Bloomberg Law recently identified four key practice areas Big Law leaders will need to focus on in the coming year to decide whether they’ll be able to deliver profit increases, or whether they will need to be targeted for cost cutting.
While IPOs and mergers & acquisitions were among the practice areas that slowed the most for Big Law firms in 2022, they fueled record returns in 2021, and whether they rebound in 2023 — and an expected increase in litigation and bankruptcy work comes to fruition — is likely to determine the fortunes of major firms in 2023.
Here’s what those practice groups will need to see to recover this year:
In 2022, two years after the start of the pandemic, the dockets held fewer pending civil cases than would have been expected based on pre-COVID trends, primarily because there had been 6% fewer such cases filed in 2020 and 2021.
However, there are still a large number of pending high-profile cases that have progressed more slowly toward trial because of the pandemic, according to Jason Peltz, Managing Partner of Bartlit Beck LLP.
“High-stakes cases are less likely to resolve until reaching the courtroom steps or the courtroom itself,” Peltz said. “They are a lot less likely to go away absent that trial pressure.”
Demand for restructuring saw a down year in 2021 as well after the pandemic pushed companies into bankruptcy at a record rate in 2020, and it fell again by nearly 11% through three quarters in 2022, according to data from Thomson Reuters.
According to data from Bloomberg, there were 244 Chapter 11 bankruptcy filings by companies with more than $50 million in liabilities in 2020, 121 such filings in 2021, and 94 through early December 2022.
However, bankruptcies tend to be counter-cyclical, meaning the practice could come roaring back in 2023 if a looming recession threatens corporate balance sheets and companies find it harder to obtain financing due to higher interest rates.
“This could be several years of major restructuring activity across many, many different types of industries and types of companies,” said Kirkland & Ellis restructuring partner Joshua Sussberg.
The cryptocurrency crash, which has garnered major headlines of late thanks to the spectacular collapse of FTX, has already led to an increase in legal fees, with Kirkland representing three of the four major crypto exchanges that have filed for bankruptcy so far and billing nearly $25 million on two of those cases in just three months.
M&A activity during the second half of 2022 was the lowest it’s been since 2013 — there was just $704 billion in deals worldwide in the third quarter — and M&A practices saw demand decline nearly 14% through three quarters compared to the prior year, according to Thomson Reuters.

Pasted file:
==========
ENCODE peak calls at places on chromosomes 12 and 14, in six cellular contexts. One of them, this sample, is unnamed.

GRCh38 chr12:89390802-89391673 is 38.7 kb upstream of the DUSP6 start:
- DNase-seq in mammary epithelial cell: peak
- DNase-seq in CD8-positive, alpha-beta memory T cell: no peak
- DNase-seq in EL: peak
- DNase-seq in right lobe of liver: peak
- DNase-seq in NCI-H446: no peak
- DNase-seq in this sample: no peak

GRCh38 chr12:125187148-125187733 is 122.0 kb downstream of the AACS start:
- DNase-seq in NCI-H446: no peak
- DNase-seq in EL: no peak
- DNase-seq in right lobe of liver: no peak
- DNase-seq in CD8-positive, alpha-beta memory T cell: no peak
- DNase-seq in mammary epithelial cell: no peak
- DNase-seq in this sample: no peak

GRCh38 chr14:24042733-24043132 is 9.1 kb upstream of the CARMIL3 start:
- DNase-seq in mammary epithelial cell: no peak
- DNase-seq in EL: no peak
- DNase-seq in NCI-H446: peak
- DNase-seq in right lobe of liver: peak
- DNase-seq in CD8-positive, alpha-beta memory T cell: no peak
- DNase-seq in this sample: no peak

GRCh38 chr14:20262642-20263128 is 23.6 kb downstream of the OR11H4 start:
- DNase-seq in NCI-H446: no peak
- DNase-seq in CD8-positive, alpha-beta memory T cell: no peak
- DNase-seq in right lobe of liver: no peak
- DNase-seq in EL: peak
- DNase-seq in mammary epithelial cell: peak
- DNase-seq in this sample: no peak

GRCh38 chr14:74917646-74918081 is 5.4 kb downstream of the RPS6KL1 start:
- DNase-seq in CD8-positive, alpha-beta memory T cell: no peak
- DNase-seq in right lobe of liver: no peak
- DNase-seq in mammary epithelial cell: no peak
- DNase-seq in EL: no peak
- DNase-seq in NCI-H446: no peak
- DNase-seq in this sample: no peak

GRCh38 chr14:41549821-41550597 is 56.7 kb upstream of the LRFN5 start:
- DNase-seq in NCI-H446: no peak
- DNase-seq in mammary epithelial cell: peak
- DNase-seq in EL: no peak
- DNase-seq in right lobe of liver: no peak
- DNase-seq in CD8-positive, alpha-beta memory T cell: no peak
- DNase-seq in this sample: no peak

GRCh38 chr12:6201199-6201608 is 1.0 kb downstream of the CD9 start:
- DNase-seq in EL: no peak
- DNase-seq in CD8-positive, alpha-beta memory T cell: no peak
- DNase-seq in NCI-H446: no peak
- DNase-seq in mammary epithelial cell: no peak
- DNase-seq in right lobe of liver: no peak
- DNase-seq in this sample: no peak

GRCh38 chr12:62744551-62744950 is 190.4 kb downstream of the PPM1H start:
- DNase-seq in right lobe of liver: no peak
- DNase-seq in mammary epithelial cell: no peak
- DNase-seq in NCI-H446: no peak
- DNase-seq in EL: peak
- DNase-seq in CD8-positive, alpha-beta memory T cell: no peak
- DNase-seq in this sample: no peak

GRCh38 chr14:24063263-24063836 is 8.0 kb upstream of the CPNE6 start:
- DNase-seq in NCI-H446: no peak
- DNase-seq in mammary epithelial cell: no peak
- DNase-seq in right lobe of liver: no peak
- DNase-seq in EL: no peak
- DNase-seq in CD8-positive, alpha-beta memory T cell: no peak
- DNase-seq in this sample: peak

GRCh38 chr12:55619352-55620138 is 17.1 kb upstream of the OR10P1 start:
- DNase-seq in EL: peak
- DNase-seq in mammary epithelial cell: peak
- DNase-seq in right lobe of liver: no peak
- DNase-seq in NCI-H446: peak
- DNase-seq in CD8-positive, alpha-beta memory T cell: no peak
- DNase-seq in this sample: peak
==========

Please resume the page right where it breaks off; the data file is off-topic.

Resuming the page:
Factors like high inflation, the war in Ukraine, the possibility of recession, and the hiking of interest rates by the Federal Reserve have also placed significant downward pressure on M&A deals, said Sonia Nijjar, an M&A partner at Skadden, Arps, Slate, Meagher & Flom based in Palo Alto.
Those challenges still remain as 2023 begins, but Nijjar said technological disruption, an increase in distressed sellers, strategic plays for carveouts and spinoffs, and private equity firms holding significant dry powder still mean interest in doing deals exists among many companies.
“Right now we have clients working on all types of transactions, including strategic transactions, private equity deals, minority investments, and carveouts,” Nijjar said. “You still have those strategic drivers of M&A in place.”
The rate of new IPOs in 2022 compares poorly to just about every year since 2008. According to data compiled by Bloomberg, new IPO filings were the lowest since 2009, thanks in part to one of the worst-performing stock markets in years.
Excluding special purpose acquisition companies (SPACs), new issues in New York in the third quarter of 2022 raised just $2.7 billion, making for the lowest third quarter numbers since 2008 and leading law firms to earn about $575 million less in 2022 than in 2021, according to a Bloomberg Law analysis.
However, if inflation starts to come down, the Fed’s interest rate hikes could become more muted and predictable, which should inspire some calm in equity markets and pave the way for more companies to go public.
“I’m optimistic for the second half,” said Ian Schuman, Global Chair of Latham & Watkins’ Capital Markets Practice. ”There are a lot of companies that continue to be interested in preparing for a possible IPO or public capital raise. Fingers crossed, things will stabilize for the market to open up.”